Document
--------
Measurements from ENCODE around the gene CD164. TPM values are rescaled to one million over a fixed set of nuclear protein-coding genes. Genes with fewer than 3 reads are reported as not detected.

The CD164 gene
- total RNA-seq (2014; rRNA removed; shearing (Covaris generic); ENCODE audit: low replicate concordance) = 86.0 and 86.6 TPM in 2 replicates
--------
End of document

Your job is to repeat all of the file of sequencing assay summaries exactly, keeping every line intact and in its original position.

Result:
Measurements from ENCODE around the gene CD164. TPM values are rescaled to one million over a fixed set of nuclear protein-coding genes. Genes with fewer than 3 reads are reported as not detected.

The CD164 gene
- total RNA-seq (2014; rRNA removed; shearing (Covaris generic); ENCODE audit: low replicate concordance) = 86.0 and 86.6 TPM in 2 replicates